Catholics do not have to be perfect to become missionary disciples. They just have to be themselves.
This is what Catholic motivational speaker David Wells told participants of the Mission Map Momentum meetings which were held in the parishes of St Francis Xavier Whangarei (August 27), Our Lady of Assumption (September 24) and St Joseph’s Takapuna (October 15) in a video message.
“There is a danger of turning Catholicism into a sort of club, if you like, what you might call cultural Catholicism, where to come inside you sort of belong provided you accept these range of activities and words that we use. That is not wrong. It is just sort of incomplete. There’s more to it than that,” he said.
Mr Wells said missionary disciples are not just people who explain what the Church is to people who are curious. He said those who explain everything about the Church are called catechists.
“A missionary disciple is one who can answer the question: what difference does it (faith) make today?” he said.
Mr Wells said there are four characteristics of a missionary disciple. The first, he said, is intimacy.
“A missionary disciple is somebody who has an experience of Jesus Christ,” he said. “Pope Francis wants to reminds us, in fact, he calls us to a personal encounter with Jesus Christ.”
Mr Wells said we have inherited prayers, some from Jesus, himself, but there is another form of prayer that is just companionship.
“Another form of prayer is just being silent in the presence of our Lord. And we need not to be afraid of that,” he said.
He said a missionary disciple is always in conversation with Christ even though that conversation may not have words.
The second characteristic of a missionary disciple is having faith in God’s power.
“It’s simply what the Church calls the theology of grace. It says stop waiting until you’re ready. The way you learn, the way you enjoy it is to have a go. Start walking, talking with Christ. He’s next to you. Number two is to stop waiting until you’re perfect. Because it turns out, you’re not. Get over it,” he said with a laugh.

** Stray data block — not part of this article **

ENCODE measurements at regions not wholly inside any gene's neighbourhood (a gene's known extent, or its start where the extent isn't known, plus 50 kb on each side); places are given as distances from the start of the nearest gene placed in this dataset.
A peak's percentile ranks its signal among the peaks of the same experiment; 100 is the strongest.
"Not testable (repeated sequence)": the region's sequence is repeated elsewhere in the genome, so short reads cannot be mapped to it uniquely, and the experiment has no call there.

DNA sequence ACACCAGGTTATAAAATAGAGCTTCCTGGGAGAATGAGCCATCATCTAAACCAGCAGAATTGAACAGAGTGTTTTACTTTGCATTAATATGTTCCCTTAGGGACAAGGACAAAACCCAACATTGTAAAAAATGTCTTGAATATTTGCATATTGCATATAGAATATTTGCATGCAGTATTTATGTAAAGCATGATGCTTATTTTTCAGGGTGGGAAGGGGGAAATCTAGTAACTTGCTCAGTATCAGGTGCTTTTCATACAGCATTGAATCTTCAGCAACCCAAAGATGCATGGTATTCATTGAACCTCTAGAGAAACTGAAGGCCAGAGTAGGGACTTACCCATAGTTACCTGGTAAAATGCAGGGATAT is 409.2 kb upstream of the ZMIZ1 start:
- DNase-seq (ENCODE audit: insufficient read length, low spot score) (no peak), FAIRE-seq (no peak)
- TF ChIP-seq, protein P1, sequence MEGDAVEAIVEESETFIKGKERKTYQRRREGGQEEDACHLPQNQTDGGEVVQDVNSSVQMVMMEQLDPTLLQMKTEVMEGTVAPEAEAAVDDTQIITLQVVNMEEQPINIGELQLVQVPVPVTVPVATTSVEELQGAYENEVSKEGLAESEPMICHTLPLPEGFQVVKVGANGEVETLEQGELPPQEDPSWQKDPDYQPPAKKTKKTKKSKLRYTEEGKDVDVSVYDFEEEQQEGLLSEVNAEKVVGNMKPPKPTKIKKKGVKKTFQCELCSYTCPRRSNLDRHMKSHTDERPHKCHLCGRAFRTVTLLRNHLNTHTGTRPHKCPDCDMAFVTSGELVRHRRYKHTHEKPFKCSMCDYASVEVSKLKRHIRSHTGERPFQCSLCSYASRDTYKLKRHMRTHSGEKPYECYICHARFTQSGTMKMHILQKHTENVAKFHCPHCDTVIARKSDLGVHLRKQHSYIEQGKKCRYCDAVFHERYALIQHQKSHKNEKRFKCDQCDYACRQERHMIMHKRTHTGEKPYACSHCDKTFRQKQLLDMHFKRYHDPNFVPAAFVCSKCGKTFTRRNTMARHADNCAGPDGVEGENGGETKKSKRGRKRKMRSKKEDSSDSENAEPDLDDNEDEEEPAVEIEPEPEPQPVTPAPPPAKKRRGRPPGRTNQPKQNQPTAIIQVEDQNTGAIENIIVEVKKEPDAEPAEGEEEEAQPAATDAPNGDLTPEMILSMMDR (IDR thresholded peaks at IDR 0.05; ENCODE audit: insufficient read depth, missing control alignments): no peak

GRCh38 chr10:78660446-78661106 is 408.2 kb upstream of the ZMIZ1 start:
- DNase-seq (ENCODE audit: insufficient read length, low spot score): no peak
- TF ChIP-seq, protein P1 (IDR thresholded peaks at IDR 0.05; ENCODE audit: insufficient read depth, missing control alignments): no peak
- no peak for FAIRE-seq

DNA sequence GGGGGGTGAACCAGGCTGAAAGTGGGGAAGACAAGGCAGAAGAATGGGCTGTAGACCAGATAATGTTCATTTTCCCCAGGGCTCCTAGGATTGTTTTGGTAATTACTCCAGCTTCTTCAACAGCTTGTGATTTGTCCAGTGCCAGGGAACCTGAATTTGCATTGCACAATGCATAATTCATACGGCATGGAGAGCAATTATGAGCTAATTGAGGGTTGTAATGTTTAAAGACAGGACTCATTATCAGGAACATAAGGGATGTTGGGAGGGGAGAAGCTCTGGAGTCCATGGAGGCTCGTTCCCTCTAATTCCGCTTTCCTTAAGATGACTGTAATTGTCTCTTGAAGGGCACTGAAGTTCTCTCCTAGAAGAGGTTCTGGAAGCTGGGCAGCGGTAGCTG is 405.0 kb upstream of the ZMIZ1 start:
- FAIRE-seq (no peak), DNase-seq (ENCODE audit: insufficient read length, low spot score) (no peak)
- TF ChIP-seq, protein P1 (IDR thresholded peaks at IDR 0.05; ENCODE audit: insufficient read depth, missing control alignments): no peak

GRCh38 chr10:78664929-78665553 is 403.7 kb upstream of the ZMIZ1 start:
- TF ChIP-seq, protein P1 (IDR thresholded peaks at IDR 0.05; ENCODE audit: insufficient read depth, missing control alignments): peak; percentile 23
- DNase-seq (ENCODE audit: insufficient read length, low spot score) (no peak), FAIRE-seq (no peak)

He said some people wait until there is some kind of a green light that would say they are ready to go out and spread the faith because they don’t think they are perfect enough.
Mr Wells said Pope Francis reminds us in Gaudete et Exsultate, “holiness does not make you less human, since it is an encounter between your weakness and the power of God’s grace”.
“In other words, stop relying on your own… strengths. Just be you with all your weaknesses, foibles and inconsistencies. God has already got that. It turns out, he rather likes the way he’s made you,” he said.
“And here’s a real challenge, you, excuse me out there in Auckland diocese, are the answer to somebody else’s prayer. In fact, you are God’s answer to somebody else’s prayer, and you are needed. Your heart, your head, your hands, you’re needed,” he said.
Mr Wells said after prayer and relying on God’s strength, the next thing is to “go”.
“We take all that we hold dear to us, and we walk into the world. We get mud on our shoes. We get dirty hands. We smell of sheep. We go to farmyards, vineyards, we go to the workplaces and homes of ordinary people and that’s where we live our mission,” he said.
Lastly, he said, a missionary disciple has an expectant faith.
“Expect stuff to happen. There are so many people who live their lives expecting nothing to happen. I think they’re nuts. We must be open to the power of the Spirit. Things can change in the encounter between us and others,’ he said.
In Fratelli Tutti, Mr Wells explained, Pope Francis said there are two kinds of people: those who care for the hurting and those who look the other way. And this is the moment of truth: do you bend down to help or do you look the other way, he said.
“To some (being a missionary disciple) is going to be in aid of the vulnerable, in aid of the poor. Some will be daring and courageous. It is different for all of us. But it is missionary. It is exciting,” he said.